New research from the University of East Anglia, found Vitamin C might be the answer to improved muscles later on in life.
The study, recently published in the Journal of Nutrition found older people with high Vitamin C intake through diet or supplementation had the best skeletal muscle mass and reduced risk of sarcopenia (the decline of skeletal muscle tissue with age). People over the age of 50 can lose up to 1% of their skeletal muscle mass yearly. It is believed over 50 million people worldwide are affected by this loss of skeletal muscle mass.
Data from over 13,000 people participating in the EPIC (European Prospective Investigation into Cancer and Nutrition) Norfolk study was reviewed. Participants in the EPIC study ranged in age from 42 to 82 years. Skeletal muscle mass was calculated and Vitamin C intakes from a seven-day food diary were analyzed. Vitamin C levels in the blood were also examined.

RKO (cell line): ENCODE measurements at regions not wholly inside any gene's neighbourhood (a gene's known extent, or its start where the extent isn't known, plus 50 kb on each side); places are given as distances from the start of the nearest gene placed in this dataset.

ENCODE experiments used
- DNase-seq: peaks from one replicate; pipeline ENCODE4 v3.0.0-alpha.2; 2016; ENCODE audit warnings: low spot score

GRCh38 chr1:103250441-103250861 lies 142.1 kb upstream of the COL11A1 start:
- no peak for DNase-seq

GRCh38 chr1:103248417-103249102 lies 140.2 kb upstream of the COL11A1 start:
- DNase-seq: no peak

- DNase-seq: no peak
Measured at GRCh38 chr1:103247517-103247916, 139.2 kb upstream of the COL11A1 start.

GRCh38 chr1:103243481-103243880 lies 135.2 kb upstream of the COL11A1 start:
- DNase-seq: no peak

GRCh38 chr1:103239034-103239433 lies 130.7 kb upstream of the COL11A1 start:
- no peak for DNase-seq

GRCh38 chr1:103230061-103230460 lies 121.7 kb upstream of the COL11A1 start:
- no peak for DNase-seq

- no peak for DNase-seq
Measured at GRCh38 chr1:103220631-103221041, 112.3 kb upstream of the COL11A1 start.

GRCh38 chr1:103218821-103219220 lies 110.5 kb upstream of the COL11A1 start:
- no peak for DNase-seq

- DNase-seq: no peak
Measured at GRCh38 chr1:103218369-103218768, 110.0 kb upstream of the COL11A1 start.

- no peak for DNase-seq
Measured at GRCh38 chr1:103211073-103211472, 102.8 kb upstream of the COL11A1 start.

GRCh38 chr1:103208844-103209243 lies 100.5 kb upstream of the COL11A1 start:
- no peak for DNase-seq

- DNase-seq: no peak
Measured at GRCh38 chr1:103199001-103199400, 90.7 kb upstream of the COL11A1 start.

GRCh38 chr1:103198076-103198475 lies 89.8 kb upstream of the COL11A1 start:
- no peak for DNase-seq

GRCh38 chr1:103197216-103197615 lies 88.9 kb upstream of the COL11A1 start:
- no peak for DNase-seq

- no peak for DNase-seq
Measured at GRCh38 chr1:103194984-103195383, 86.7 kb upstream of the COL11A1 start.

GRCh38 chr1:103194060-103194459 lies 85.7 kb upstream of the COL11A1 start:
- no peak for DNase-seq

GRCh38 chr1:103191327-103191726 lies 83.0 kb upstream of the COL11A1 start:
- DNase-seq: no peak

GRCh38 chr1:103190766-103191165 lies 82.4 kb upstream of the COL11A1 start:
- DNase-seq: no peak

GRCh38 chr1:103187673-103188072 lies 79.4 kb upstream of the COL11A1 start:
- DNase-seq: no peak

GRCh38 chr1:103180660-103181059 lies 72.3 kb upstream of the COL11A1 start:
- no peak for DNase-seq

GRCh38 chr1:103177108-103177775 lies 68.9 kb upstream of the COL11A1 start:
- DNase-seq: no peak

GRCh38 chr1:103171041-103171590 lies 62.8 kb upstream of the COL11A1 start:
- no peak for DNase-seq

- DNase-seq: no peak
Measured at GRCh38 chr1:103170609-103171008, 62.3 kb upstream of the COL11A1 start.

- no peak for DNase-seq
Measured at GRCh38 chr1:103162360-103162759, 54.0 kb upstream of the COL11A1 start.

Individuals with the highest amounts of Vitamin C in their blood or in their diet had the greatest estimated skeletal muscle mass when compared with participants with the lowest Vitamin C intakes. Researchers found that almost 60% of men and 50% of women participants were not in taking adequate amounts of Vitamin C and 35% of men and 17% of women had actual Vitamin C insufficiencies. In the USA alone, 14% of men and 8% of women in the age categories similar to study participants are deficient in Vitamin C.
The study findings suggest consuming a diet rich in Vitamin C has the potential for protecting skeletal muscle health as a person ages.
Further studies are needed.
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